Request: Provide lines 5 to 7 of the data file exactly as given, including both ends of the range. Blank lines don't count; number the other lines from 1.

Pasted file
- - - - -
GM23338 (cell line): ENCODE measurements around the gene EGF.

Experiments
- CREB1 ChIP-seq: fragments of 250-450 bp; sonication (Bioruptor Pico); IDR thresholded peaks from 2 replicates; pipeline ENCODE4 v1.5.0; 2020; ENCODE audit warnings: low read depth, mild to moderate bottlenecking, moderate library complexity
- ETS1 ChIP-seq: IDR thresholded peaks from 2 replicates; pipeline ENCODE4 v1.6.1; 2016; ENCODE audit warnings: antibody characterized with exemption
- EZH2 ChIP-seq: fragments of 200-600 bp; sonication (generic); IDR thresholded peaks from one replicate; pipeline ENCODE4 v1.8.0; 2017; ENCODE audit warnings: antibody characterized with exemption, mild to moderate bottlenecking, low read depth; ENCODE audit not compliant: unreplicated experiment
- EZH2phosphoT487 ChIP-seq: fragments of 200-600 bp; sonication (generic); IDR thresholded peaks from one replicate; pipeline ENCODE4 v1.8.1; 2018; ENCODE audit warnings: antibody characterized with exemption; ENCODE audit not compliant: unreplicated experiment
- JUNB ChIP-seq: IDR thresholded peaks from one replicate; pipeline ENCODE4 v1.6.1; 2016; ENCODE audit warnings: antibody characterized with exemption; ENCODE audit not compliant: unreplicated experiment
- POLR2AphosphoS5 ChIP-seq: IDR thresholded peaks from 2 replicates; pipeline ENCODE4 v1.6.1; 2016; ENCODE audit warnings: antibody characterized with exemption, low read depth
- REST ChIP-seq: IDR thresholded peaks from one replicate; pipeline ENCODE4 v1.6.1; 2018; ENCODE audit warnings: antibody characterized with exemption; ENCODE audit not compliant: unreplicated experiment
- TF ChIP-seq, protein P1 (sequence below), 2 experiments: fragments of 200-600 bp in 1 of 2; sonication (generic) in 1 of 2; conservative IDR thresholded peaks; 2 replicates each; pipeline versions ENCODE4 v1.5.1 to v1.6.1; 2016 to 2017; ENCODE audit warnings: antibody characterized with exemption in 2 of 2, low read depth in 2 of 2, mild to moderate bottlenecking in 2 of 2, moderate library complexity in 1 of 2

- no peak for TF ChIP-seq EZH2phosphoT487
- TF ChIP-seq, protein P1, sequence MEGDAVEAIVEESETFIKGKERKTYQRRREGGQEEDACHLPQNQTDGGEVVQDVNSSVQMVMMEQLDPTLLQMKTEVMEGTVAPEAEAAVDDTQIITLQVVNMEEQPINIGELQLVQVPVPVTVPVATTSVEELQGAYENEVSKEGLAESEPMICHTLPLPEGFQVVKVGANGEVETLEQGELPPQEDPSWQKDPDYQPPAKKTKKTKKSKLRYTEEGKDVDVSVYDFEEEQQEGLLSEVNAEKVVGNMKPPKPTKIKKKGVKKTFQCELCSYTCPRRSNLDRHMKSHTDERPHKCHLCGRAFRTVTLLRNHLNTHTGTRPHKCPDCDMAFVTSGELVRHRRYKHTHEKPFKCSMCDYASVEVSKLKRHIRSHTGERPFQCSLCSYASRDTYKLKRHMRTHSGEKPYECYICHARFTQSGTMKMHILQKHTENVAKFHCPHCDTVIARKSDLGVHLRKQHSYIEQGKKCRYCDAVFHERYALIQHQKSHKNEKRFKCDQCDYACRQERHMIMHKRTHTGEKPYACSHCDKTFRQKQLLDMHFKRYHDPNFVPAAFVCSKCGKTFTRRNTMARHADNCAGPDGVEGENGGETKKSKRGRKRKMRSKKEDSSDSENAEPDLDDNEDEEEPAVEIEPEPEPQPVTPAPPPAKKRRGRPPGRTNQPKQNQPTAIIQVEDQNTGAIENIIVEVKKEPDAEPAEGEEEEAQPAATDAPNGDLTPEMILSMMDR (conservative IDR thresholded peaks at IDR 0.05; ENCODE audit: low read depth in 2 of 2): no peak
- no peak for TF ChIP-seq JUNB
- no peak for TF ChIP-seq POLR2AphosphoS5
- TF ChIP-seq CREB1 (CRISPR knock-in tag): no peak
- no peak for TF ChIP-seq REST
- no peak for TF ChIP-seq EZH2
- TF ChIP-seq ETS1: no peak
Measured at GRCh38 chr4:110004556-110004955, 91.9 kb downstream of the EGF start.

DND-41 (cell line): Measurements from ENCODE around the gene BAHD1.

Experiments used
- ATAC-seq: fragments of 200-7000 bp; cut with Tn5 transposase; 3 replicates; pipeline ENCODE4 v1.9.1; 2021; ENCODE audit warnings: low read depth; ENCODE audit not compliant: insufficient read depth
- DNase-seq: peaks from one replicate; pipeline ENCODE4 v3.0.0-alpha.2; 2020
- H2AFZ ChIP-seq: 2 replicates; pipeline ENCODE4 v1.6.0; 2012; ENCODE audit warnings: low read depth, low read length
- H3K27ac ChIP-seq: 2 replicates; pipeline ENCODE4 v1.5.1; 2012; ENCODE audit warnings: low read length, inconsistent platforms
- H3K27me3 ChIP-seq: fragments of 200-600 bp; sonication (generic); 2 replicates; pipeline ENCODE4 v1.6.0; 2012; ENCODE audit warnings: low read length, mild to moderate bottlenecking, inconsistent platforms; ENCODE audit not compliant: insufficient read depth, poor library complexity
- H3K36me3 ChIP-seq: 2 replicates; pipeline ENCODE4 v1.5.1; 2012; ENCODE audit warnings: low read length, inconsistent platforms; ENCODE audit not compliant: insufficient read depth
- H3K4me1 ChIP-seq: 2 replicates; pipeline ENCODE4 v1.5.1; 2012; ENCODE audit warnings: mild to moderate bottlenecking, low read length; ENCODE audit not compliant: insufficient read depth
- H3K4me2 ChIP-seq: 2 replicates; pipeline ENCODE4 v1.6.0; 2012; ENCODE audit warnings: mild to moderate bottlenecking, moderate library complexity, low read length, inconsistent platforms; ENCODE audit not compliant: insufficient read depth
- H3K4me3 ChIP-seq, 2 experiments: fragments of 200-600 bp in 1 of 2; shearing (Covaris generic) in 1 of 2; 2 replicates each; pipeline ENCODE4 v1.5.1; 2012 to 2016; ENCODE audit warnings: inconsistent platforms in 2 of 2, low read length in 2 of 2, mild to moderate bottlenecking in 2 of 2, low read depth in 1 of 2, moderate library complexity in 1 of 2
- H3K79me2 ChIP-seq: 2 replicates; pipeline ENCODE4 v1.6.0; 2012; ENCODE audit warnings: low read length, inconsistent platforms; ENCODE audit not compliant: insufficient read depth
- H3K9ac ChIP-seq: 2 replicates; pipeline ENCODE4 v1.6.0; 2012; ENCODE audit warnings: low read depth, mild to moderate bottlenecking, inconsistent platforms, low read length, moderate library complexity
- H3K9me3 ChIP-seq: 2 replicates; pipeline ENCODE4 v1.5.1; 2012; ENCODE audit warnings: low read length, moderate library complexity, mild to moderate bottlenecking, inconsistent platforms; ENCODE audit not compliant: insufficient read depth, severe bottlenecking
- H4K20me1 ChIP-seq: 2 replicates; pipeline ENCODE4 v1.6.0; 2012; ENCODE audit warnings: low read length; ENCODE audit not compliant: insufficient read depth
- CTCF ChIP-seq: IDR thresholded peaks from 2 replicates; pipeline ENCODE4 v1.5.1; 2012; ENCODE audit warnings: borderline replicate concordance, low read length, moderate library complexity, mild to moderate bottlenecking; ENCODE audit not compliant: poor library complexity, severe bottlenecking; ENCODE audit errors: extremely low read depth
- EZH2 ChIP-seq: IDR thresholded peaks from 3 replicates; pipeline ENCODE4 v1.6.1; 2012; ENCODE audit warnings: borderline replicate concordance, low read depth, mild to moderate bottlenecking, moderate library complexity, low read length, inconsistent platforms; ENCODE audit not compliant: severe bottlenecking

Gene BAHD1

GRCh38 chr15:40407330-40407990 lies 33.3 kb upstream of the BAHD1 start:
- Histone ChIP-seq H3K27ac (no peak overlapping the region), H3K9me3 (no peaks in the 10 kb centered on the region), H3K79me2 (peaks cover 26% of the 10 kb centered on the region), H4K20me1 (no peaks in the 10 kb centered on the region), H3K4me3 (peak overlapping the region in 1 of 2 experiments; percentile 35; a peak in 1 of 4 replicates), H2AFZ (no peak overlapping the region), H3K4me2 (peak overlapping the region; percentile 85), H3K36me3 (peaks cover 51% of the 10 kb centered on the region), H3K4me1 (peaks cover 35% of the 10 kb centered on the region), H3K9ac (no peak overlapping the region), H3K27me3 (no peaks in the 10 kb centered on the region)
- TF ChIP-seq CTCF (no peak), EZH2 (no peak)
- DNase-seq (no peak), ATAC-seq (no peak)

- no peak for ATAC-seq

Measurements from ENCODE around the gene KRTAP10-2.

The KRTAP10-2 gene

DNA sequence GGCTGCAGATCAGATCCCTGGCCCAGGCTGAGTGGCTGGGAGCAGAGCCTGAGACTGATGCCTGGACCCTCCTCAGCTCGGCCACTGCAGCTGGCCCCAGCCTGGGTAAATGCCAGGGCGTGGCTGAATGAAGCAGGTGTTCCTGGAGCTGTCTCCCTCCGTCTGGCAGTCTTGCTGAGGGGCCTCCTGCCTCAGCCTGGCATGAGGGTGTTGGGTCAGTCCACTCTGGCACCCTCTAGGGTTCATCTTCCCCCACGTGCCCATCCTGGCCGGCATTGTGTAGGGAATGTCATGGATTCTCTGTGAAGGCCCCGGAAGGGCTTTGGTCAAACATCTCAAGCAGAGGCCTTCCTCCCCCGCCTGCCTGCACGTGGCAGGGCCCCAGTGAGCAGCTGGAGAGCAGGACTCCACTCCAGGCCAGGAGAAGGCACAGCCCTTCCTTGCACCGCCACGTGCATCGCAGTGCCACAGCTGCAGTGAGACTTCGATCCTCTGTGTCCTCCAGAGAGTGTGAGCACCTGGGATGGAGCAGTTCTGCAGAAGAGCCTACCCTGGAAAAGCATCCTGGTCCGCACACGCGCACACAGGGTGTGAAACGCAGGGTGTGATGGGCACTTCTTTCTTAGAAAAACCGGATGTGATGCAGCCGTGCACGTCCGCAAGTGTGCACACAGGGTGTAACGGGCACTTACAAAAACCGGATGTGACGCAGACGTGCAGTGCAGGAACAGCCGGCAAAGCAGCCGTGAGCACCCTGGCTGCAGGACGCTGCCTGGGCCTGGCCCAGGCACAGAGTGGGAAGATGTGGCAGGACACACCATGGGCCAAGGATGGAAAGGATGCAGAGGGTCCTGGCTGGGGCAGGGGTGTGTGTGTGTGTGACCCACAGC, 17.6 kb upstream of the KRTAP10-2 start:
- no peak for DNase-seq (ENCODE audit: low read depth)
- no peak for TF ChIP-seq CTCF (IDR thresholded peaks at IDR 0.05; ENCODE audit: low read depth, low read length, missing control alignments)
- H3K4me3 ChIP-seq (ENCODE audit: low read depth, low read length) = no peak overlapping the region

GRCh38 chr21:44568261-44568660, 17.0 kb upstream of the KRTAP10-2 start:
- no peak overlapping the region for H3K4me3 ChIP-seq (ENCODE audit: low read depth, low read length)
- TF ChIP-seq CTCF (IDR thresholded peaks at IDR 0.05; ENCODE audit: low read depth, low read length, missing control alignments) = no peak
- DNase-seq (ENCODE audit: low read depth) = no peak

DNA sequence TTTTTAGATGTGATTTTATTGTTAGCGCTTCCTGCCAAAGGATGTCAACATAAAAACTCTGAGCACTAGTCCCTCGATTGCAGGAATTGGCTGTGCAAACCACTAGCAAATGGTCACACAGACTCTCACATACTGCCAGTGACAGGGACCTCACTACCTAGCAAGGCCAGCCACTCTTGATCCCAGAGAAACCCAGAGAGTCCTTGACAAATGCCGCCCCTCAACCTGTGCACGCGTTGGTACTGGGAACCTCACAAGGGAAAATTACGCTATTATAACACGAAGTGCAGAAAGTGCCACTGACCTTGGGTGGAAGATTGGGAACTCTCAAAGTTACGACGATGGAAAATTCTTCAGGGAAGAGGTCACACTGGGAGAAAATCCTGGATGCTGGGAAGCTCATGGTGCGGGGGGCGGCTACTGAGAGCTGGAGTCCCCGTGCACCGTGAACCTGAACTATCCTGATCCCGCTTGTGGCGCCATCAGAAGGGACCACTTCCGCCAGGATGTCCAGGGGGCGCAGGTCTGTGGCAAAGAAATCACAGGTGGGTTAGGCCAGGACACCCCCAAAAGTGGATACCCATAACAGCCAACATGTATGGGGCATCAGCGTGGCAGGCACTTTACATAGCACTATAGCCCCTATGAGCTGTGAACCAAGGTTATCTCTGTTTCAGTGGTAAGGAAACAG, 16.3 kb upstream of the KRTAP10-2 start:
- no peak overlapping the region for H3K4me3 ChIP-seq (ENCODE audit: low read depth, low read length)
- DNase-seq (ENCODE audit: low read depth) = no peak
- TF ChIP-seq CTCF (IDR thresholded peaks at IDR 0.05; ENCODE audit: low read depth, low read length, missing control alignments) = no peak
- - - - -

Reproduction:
- EZH2 ChIP-seq: fragments of 200-600 bp; sonication (generic); IDR thresholded peaks from one replicate; pipeline ENCODE4 v1.8.0; 2017; ENCODE audit warnings: antibody characterized with exemption, mild to moderate bottlenecking, low read depth; ENCODE audit not compliant: unreplicated experiment
- EZH2phosphoT487 ChIP-seq: fragments of 200-600 bp; sonication (generic); IDR thresholded peaks from one replicate; pipeline ENCODE4 v1.8.1; 2018; ENCODE audit warnings: antibody characterized with exemption; ENCODE audit not compliant: unreplicated experiment
- JUNB ChIP-seq: IDR thresholded peaks from one replicate; pipeline ENCODE4 v1.6.1; 2016; ENCODE audit warnings: antibody characterized with exemption; ENCODE audit not compliant: unreplicated experiment